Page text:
U.S. Agriculture Secretary Tom Vilsack is in China this week, where he’ll ask Chinese regulators to get on the same page with the U.S. when it comes to evaluating genetically modified crops. Grant Gerlock, of Harvest Public Media, reports.
It’s a trade visit that happens every year, but this time there is added interest for American farmers. China has rejected 5 loads of corn from the U.S. in recent weeks. The corn contained an insect-resistant trait from the seed company, Syngenta, that’s approved in the U.S. but not China.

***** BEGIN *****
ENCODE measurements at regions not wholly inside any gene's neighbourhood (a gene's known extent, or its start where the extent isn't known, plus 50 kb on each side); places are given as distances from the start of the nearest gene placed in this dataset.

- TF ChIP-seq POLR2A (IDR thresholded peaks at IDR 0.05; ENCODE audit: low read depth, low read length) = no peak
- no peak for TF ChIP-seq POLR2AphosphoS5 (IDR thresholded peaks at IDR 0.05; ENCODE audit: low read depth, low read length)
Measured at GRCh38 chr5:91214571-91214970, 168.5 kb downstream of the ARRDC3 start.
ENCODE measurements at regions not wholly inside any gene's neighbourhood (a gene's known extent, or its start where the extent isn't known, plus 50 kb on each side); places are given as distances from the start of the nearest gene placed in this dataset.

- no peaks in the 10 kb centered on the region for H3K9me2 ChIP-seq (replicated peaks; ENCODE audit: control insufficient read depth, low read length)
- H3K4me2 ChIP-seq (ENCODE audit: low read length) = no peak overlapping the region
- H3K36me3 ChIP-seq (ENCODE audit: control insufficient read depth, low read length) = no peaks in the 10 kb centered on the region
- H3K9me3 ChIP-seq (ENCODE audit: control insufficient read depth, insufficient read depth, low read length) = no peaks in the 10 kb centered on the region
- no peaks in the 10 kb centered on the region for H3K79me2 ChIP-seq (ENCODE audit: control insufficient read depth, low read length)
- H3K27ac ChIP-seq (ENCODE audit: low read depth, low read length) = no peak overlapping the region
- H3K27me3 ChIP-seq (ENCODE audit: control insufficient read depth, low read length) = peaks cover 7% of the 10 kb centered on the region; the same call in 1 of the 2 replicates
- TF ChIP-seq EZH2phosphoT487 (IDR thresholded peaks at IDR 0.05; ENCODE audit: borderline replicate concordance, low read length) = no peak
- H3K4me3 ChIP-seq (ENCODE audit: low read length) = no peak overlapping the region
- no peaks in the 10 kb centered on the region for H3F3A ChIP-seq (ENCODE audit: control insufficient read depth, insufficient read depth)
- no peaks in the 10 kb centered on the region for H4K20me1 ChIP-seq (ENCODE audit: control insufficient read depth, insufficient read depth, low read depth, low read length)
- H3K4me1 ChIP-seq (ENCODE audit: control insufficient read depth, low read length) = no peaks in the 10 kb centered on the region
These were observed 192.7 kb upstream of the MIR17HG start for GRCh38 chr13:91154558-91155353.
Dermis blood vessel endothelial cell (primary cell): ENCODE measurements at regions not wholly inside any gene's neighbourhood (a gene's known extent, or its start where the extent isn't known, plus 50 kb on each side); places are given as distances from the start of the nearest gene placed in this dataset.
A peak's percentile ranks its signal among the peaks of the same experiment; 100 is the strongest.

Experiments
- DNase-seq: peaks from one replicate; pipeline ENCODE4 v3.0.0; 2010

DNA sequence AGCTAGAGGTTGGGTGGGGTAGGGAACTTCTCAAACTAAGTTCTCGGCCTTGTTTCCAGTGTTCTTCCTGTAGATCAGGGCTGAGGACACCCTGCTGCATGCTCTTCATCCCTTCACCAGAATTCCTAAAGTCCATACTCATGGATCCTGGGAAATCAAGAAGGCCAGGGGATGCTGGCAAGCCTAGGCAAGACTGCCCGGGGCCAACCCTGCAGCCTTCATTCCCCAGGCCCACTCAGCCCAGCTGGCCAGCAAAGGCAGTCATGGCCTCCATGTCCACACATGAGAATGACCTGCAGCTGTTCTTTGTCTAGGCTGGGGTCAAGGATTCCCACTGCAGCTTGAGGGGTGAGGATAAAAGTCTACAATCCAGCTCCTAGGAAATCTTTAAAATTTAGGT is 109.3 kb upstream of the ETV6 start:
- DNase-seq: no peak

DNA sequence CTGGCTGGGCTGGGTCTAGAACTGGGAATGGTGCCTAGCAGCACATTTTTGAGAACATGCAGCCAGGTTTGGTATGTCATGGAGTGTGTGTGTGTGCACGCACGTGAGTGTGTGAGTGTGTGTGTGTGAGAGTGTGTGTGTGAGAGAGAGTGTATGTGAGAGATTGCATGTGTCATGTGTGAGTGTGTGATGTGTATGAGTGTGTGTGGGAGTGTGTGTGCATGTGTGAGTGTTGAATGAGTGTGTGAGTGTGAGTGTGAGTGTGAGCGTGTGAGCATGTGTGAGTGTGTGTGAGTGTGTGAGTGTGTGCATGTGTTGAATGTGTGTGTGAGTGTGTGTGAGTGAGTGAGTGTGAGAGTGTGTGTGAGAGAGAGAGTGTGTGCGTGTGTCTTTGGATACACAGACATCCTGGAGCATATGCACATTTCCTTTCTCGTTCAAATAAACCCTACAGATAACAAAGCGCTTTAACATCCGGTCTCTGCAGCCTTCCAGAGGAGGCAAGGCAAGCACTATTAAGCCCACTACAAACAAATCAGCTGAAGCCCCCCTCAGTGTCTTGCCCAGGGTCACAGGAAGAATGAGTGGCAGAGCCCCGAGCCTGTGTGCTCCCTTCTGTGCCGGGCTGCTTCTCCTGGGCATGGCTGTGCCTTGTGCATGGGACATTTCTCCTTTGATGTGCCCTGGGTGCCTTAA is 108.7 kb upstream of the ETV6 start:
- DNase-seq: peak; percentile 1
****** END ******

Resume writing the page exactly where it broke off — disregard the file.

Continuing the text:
VILSACK: China’s leadership has embraced biotechnology, and there seems to be disconnect at the regulatory level.
That’s ag secretary Tom Vilsack. China was the top market for farm exports from the U.S. last year, but Vilsack says the country’s slow approach to regulating biotech crops is a regular point of friction.
VILSACK: China basically does not start its regulatory process on new events until a country like America or Brazil or Argentina has finished their work. Vilsack will ask Chinese regulators to start the process when the U.S. does, even if it takes longer to complete. Syngenta has reportedly resubmitted an application to have its trait approved in China. I’m Grant Gerlock, Harvest Public Media. ####